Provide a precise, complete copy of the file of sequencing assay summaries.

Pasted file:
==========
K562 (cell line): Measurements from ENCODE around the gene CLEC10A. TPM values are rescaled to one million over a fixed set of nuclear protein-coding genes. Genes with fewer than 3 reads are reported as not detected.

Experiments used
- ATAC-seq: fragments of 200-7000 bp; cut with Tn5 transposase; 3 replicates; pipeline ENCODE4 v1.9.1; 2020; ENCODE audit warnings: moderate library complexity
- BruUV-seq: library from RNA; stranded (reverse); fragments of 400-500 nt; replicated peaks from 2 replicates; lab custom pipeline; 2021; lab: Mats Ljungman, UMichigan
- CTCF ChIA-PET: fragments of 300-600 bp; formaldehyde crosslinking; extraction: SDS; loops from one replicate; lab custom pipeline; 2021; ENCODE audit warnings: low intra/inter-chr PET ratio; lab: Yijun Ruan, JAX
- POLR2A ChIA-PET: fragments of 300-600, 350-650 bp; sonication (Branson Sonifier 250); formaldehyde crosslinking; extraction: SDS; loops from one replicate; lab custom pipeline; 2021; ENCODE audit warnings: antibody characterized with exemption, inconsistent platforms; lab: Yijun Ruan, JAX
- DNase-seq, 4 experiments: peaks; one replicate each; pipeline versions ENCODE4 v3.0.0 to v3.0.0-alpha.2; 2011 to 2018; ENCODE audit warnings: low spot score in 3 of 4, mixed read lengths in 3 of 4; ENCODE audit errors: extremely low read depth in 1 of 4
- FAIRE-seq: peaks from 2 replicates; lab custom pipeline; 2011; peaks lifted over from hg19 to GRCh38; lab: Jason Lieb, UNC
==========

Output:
K562 (cell line): Measurements from ENCODE around the gene CLEC10A. TPM values are rescaled to one million over a fixed set of nuclear protein-coding genes. Genes with fewer than 3 reads are reported as not detected.

Experiments used
- ATAC-seq: fragments of 200-7000 bp; cut with Tn5 transposase; 3 replicates; pipeline ENCODE4 v1.9.1; 2020; ENCODE audit warnings: moderate library complexity
- BruUV-seq: library from RNA; stranded (reverse); fragments of 400-500 nt; replicated peaks from 2 replicates; lab custom pipeline; 2021; lab: Mats Ljungman, UMichigan
- CTCF ChIA-PET: fragments of 300-600 bp; formaldehyde crosslinking; extraction: SDS; loops from one replicate; lab custom pipeline; 2021; ENCODE audit warnings: low intra/inter-chr PET ratio; lab: Yijun Ruan, JAX
- POLR2A ChIA-PET: fragments of 300-600, 350-650 bp; sonication (Branson Sonifier 250); formaldehyde crosslinking; extraction: SDS; loops from one replicate; lab custom pipeline; 2021; ENCODE audit warnings: antibody characterized with exemption, inconsistent platforms; lab: Yijun Ruan, JAX
- DNase-seq, 4 experiments: peaks; one replicate each; pipeline versions ENCODE4 v3.0.0 to v3.0.0-alpha.2; 2011 to 2018; ENCODE audit warnings: low spot score in 3 of 4, mixed read lengths in 3 of 4; ENCODE audit errors: extremely low read depth in 1 of 4
- FAIRE-seq: peaks from 2 replicates; lab custom pipeline; 2011; peaks lifted over from hg19 to GRCh38; lab: Jason Lieb, UNC